Ringing the Bell

Last week I rang the bell on completion of radiation following my second bout with breast cancer.  My breast cancer has been called “sneaky” by my doctors—so sneaky that this past April even the MRI did not see it and I was writing a column celebrating being deemed cancer free.   By July,  my self exam found the tiny lump.  My bags were literally packed for a vacation in Portugal, but life had me set for another kind of journey.

During October, Breast Cancer Awareness Month, I will share with you, my readers, some of the impressions that remain with me as I continue the battle in hopes that it may help you in some way to understand more about the breast cancer journey. I shared with my wonderful KU radiology oncologist that I would be writing about breast cancer and asked her to let me know if I got anything wrong.  She said that this is about my own experience of breast cancer and it could not be wrong!

For those who, like me, hear the words “dense breast tissue” at time of mammogram, note should be taken as dense tissue can be more prone to cancer and makes early cancer more difficult to detect.  The takeaway is the importance of  breast  self -examination.  I found both of my early stage cancers this way.  No one in my family had ever had breast cancer, and I really never even gave it a worry.  I complained about having to do the mammograms, but did them,.  By the grace of God and intuition, I happened to notice something unusual on a sporadic self examination—a tiny small pebble like feeling.  It was during the pandemic, before vaccination, and I pondered whether to just wait a while or make an appointment.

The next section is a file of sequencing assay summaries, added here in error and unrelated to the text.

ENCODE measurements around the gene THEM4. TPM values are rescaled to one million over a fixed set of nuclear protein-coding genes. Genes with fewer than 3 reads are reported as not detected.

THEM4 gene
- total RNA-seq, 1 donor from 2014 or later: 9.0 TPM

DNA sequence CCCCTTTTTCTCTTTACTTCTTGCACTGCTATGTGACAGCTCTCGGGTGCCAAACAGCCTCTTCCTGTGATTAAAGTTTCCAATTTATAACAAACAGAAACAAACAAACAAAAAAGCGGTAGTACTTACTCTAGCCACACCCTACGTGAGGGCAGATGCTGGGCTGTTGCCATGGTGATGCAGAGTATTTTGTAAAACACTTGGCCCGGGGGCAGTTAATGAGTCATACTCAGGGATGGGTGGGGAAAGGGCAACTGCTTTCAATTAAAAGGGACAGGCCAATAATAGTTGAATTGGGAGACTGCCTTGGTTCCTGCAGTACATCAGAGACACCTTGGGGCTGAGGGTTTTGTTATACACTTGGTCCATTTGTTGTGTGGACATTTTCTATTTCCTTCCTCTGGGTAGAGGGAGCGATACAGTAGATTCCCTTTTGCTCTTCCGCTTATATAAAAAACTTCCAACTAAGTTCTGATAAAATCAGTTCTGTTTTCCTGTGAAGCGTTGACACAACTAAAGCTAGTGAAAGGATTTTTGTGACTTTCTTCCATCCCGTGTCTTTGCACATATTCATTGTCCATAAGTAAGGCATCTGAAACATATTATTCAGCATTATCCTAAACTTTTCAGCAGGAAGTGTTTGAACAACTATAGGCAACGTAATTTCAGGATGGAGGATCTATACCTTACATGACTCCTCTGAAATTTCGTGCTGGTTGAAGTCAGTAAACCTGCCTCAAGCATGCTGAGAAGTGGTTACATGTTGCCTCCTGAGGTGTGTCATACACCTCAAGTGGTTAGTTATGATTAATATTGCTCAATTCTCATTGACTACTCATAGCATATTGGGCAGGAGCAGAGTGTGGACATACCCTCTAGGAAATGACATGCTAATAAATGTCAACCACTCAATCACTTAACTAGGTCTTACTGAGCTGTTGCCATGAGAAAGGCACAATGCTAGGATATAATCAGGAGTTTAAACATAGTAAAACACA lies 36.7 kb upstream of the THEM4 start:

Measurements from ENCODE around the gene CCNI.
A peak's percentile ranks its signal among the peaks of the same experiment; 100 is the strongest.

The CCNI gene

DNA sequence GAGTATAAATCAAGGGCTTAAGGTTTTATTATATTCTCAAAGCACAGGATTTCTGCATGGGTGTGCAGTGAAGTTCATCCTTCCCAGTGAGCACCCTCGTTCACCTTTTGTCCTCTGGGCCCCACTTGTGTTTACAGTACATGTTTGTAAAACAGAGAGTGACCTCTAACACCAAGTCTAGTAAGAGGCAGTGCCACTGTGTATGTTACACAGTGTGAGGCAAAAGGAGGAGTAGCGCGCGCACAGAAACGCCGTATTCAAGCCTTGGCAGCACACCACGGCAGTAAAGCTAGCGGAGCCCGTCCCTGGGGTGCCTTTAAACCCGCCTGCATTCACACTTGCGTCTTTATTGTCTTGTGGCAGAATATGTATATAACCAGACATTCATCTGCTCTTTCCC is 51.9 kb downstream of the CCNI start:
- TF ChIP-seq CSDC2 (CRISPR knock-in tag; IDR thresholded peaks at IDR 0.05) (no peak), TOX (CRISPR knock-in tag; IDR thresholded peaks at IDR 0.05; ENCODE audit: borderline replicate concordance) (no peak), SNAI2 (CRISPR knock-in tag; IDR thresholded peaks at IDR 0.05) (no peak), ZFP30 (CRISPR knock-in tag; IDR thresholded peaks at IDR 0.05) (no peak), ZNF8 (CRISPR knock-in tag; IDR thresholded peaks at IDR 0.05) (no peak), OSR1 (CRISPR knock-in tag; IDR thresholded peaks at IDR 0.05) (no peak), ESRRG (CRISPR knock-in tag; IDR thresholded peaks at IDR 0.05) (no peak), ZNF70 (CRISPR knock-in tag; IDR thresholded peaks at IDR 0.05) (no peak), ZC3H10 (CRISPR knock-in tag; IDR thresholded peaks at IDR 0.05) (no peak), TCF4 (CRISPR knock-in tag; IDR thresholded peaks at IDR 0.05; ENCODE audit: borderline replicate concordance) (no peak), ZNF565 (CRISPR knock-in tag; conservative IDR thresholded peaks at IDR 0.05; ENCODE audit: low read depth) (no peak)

I made the right choice.  My primary care doctor sent me to ultrasound where the bump was deemed “suspicious.”  The next step was the definitive diagnostic test:  needle biopsy.   The doctor asked me if I was cold because I was wearing little blue knit gloves for the test.  No, I told her.  I was as scared of Covid as breast cancer.  She gave me a warm blanket.  That blanket was the beginning of hundreds of kind things that my KU caregivers did at every step of the way  the first time, and now again. 

Breast cancer is not only a physical, but a mental, spiritual, and emotional turning point in life.  It is the beginning of a journey.  To all of you, my brothers and sisters who have been touched by any kind of cancer, I share with you these words of Marie Curie that give courage:  “Nothing is to be feared, only understood.”

To be continued . . .